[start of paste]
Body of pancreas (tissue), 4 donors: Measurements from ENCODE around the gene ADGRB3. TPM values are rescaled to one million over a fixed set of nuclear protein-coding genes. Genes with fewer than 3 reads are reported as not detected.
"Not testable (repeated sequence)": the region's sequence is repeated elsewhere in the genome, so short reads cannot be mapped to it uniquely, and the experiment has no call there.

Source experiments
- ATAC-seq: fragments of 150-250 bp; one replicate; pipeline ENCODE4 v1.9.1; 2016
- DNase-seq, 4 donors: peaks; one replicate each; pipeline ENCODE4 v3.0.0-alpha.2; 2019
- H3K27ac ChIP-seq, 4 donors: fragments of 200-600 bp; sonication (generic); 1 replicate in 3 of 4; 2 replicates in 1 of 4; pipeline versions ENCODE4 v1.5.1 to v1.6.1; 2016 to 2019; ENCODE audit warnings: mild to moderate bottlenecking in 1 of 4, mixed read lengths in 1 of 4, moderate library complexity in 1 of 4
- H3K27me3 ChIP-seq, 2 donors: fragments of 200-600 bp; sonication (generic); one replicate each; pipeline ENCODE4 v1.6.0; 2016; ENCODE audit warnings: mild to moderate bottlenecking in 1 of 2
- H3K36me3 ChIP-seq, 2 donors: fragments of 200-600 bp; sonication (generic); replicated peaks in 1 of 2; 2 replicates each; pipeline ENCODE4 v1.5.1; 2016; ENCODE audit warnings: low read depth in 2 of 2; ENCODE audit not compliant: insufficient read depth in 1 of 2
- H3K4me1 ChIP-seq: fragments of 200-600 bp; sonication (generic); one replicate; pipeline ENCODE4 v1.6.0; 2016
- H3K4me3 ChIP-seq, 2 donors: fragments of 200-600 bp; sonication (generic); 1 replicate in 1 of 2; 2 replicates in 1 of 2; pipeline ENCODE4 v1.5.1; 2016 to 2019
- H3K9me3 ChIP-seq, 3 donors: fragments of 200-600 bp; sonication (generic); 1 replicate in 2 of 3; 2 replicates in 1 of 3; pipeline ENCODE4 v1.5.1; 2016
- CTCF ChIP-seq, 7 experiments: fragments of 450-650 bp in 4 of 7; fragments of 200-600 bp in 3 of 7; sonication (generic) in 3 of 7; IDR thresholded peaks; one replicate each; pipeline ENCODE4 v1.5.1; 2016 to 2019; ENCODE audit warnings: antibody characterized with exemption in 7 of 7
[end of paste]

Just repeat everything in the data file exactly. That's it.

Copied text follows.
Body of pancreas (tissue), 4 donors: Measurements from ENCODE around the gene ADGRB3. TPM values are rescaled to one million over a fixed set of nuclear protein-coding genes. Genes with fewer than 3 reads are reported as not detected.
"Not testable (repeated sequence)": the region's sequence is repeated elsewhere in the genome, so short reads cannot be mapped to it uniquely, and the experiment has no call there.

Source experiments
- ATAC-seq: fragments of 150-250 bp; one replicate; pipeline ENCODE4 v1.9.1; 2016
- DNase-seq, 4 donors: peaks; one replicate each; pipeline ENCODE4 v3.0.0-alpha.2; 2019
- H3K27ac ChIP-seq, 4 donors: fragments of 200-600 bp; sonication (generic); 1 replicate in 3 of 4; 2 replicates in 1 of 4; pipeline versions ENCODE4 v1.5.1 to v1.6.1; 2016 to 2019; ENCODE audit warnings: mild to moderate bottlenecking in 1 of 4, mixed read lengths in 1 of 4, moderate library complexity in 1 of 4
- H3K27me3 ChIP-seq, 2 donors: fragments of 200-600 bp; sonication (generic); one replicate each; pipeline ENCODE4 v1.6.0; 2016; ENCODE audit warnings: mild to moderate bottlenecking in 1 of 2
- H3K36me3 ChIP-seq, 2 donors: fragments of 200-600 bp; sonication (generic); replicated peaks in 1 of 2; 2 replicates each; pipeline ENCODE4 v1.5.1; 2016; ENCODE audit warnings: low read depth in 2 of 2; ENCODE audit not compliant: insufficient read depth in 1 of 2
- H3K4me1 ChIP-seq: fragments of 200-600 bp; sonication (generic); one replicate; pipeline ENCODE4 v1.6.0; 2016
- H3K4me3 ChIP-seq, 2 donors: fragments of 200-600 bp; sonication (generic); 1 replicate in 1 of 2; 2 replicates in 1 of 2; pipeline ENCODE4 v1.5.1; 2016 to 2019
- H3K9me3 ChIP-seq, 3 donors: fragments of 200-600 bp; sonication (generic); 1 replicate in 2 of 3; 2 replicates in 1 of 3; pipeline ENCODE4 v1.5.1; 2016
- CTCF ChIP-seq, 7 experiments: fragments of 450-650 bp in 4 of 7; fragments of 200-600 bp in 3 of 7; sonication (generic) in 3 of 7; IDR thresholded peaks; one replicate each; pipeline ENCODE4 v1.5.1; 2016 to 2019; ENCODE audit warnings: antibody characterized with exemption in 7 of 7